Asexuality: Sexual Orientation, Paraphilia, Sexual Dysfunction, or None of the Above?

Abstract

Although lack of sexual attraction was first quantified by Kinsey, large-scale and systematic research on the prevalence and correlates of asexuality has only emerged over the past decade. Several theories have been posited to account for the nature of asexuality. The goal of this review was to consider the evidence for whether asexuality is best classified as a psychiatric syndrome (or a symptom of one), a sexual dysfunction, or a paraphilia. Based on the available science, we believe there is not sufficient evidence to support the categorization of asexuality as a psychiatric condition (or symptom of one) or as a disorder of sexual desire. There is some evidence that a subset of self-identified asexuals have a paraphilia. We also considered evidence supporting the classification of asexuality as a unique sexual orientation. We conclude that asexuality is a heterogeneous entity that likely meets conditions for a sexual orientation, and that researchers should further explore evidence for such a categorization.

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Notes

  1. 1.

    AVEN defines Gray A as the community of individuals who fall somewhere in the spectrum between asexual and sexual. Some, within AVEN, also refer to this as the “Ace umbrella.”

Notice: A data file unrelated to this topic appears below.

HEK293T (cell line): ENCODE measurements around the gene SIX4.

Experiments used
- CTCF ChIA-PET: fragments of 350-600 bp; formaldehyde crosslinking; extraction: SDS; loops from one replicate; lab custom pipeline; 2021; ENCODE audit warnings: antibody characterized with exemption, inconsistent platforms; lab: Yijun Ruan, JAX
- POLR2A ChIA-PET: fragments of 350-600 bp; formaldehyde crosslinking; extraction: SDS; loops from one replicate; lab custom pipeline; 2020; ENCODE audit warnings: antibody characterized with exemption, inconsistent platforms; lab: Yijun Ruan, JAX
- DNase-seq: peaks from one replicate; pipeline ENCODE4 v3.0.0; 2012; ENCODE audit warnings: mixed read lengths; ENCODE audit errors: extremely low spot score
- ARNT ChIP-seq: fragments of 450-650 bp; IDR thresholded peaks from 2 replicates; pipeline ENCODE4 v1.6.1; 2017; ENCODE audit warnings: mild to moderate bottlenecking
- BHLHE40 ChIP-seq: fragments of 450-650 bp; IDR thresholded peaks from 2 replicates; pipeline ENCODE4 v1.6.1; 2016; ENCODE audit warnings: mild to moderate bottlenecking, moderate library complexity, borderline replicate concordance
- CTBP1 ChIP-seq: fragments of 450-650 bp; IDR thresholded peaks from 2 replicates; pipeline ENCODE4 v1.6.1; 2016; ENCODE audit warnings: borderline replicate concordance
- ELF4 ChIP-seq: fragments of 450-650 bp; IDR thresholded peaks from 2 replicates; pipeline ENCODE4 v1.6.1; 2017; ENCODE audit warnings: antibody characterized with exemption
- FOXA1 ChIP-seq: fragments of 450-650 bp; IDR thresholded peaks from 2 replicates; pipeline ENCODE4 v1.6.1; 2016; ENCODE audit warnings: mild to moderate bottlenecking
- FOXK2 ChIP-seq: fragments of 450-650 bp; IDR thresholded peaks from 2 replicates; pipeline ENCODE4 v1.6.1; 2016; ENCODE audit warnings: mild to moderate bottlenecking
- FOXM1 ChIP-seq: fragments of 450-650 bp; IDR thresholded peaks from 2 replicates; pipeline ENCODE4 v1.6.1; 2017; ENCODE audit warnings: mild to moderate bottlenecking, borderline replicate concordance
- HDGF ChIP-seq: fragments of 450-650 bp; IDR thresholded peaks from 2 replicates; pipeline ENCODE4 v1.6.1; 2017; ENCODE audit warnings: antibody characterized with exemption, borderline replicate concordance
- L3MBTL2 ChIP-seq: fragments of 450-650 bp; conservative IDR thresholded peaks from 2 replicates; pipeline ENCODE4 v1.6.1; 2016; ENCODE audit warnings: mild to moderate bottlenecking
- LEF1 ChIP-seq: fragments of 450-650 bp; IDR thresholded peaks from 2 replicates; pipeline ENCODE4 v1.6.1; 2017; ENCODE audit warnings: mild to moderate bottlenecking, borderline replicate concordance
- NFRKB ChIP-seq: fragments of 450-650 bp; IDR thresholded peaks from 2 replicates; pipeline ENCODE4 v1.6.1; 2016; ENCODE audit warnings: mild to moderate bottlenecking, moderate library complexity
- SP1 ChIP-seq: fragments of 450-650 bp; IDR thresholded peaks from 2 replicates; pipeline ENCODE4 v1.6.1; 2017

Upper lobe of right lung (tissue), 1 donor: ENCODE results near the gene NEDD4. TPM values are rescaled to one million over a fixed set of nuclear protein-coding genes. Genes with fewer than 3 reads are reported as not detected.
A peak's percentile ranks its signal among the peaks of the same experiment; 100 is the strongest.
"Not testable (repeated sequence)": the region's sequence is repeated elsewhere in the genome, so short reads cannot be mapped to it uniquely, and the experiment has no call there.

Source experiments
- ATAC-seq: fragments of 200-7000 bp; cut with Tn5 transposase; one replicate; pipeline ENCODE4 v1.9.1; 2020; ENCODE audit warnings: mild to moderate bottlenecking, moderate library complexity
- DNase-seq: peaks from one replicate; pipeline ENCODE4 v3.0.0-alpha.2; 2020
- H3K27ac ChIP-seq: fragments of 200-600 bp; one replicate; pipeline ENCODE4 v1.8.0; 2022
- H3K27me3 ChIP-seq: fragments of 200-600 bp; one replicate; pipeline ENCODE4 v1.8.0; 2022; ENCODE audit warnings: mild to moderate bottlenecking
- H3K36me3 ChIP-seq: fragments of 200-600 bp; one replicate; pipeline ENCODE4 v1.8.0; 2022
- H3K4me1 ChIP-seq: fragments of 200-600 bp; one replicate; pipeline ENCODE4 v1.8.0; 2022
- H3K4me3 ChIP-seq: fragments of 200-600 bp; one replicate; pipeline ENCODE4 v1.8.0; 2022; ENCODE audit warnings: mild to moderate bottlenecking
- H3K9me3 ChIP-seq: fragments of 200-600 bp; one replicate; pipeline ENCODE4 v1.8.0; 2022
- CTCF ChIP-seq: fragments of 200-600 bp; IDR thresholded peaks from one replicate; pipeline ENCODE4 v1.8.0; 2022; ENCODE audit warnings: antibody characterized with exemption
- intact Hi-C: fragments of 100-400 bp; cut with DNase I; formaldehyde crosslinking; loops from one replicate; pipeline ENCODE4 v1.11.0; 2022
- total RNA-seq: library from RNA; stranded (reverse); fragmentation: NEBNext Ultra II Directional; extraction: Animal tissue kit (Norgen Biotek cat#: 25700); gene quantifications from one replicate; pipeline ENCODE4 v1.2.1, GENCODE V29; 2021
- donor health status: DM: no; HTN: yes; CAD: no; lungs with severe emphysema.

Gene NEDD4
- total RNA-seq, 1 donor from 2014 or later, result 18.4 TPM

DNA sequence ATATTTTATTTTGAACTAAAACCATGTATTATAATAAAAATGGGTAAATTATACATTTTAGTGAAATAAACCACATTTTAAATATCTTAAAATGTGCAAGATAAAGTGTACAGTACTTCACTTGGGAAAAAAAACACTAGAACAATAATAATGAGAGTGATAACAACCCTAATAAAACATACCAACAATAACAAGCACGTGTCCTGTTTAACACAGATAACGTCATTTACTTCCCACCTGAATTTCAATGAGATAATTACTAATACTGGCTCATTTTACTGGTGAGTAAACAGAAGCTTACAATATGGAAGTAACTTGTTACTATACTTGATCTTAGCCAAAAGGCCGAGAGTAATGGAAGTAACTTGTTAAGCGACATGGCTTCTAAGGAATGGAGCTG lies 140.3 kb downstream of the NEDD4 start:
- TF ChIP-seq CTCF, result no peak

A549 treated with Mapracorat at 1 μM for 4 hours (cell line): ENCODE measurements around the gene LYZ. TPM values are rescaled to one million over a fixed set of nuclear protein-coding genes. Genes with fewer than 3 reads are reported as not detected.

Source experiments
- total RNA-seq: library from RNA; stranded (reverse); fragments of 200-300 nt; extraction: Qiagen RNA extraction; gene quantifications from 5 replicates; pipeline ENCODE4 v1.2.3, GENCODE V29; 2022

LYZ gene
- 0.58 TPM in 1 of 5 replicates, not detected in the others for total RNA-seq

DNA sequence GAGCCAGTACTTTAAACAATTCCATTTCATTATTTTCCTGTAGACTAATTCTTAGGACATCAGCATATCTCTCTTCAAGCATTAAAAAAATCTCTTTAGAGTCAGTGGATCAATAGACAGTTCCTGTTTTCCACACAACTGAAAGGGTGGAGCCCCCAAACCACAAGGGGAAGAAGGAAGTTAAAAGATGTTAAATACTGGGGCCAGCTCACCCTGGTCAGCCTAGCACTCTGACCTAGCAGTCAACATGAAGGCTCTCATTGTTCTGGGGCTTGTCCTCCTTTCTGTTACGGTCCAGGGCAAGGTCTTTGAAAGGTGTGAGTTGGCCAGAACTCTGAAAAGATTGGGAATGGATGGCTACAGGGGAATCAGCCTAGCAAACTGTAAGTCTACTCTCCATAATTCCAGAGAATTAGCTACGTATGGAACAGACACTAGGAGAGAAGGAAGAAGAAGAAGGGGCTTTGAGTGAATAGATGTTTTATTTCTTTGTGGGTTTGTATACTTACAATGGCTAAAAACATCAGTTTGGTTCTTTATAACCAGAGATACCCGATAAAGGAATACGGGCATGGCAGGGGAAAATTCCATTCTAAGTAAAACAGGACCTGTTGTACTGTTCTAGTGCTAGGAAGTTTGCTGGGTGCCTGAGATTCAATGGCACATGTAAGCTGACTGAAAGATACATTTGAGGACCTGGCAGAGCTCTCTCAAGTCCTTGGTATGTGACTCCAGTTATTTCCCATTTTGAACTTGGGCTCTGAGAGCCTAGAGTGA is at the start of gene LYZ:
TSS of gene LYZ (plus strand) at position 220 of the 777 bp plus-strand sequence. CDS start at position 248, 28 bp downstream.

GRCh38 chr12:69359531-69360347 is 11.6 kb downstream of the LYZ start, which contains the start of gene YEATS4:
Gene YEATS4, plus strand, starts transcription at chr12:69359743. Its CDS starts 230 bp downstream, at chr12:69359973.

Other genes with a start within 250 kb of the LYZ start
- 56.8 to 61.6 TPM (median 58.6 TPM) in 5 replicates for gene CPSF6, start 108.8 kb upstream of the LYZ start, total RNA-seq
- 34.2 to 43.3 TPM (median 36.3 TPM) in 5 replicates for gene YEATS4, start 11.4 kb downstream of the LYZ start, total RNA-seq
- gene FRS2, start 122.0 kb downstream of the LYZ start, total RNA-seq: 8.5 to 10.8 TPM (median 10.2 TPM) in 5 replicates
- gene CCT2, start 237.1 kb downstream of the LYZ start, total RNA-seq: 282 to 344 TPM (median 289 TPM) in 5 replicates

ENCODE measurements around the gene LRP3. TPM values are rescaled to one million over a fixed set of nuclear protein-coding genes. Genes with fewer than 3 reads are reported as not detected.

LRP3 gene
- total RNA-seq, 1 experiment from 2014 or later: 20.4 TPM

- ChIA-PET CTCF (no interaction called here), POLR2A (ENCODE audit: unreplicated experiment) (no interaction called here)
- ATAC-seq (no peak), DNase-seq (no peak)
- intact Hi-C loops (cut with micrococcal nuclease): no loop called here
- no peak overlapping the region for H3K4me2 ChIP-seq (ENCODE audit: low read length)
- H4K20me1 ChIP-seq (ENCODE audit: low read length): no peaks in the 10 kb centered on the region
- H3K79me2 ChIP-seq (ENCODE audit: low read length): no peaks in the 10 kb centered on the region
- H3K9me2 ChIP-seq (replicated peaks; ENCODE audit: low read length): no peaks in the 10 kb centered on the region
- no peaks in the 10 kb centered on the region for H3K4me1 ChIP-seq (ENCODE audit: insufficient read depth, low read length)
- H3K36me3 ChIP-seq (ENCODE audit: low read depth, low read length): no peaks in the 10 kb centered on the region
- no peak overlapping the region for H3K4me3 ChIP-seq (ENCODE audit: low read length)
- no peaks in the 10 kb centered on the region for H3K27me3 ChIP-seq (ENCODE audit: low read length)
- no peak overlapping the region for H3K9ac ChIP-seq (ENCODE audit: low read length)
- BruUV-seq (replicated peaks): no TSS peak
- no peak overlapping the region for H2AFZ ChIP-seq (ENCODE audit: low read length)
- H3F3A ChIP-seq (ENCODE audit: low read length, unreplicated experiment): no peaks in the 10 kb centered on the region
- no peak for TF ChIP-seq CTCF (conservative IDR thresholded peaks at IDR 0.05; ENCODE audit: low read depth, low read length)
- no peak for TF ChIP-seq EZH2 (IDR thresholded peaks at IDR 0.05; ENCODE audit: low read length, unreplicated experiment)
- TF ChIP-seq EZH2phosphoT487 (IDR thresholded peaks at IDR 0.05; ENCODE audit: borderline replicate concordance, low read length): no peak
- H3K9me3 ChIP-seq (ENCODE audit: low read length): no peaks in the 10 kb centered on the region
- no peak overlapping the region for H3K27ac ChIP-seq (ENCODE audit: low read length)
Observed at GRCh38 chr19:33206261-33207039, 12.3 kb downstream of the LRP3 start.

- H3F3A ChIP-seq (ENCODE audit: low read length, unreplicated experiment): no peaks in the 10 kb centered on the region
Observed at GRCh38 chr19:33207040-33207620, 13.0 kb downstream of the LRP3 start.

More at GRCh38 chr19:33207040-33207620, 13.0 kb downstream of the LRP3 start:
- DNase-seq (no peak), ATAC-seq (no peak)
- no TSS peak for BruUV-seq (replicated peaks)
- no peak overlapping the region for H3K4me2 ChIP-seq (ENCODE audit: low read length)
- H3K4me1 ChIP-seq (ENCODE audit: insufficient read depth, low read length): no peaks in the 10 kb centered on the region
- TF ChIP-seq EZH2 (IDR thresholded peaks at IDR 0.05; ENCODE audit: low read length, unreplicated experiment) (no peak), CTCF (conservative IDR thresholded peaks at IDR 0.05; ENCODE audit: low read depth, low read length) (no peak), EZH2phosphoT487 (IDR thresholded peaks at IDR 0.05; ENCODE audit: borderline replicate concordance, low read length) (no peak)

2. 2.

    As the reviewer pointed out, it is noteworthy that the drive to seek out others with a similar disinterest in sex is so strong, and this highlights the centrality of sexuality in human experience. It may also be that such a strong sense of community helps to challenge perceived stigma against asexuality.

  3. 3.

    The authors thank Dr. Paul Vasey for suggesting this dimension of orientation.

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Acknowledgments

The authors wish to thank Tony Bogaert for providing helpful comments on an earlier draft of this paper. We also wish to thank Paul Vasey and an anonymous reviewer for very valuable comments that have led to a strengthened paper.

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Correspondence to Lori A. Brotto.

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Brotto, L.A., Yule, M. Asexuality: Sexual Orientation, Paraphilia, Sexual Dysfunction, or None of the Above?. Arch Sex Behav 46, 619–627 (2017). https://doi.org/10.1007/s10508-016-0802-7

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Keywords

  • Asexuality
  • Sexual orientation
  • Paraphilia
  • Sexual dysfunction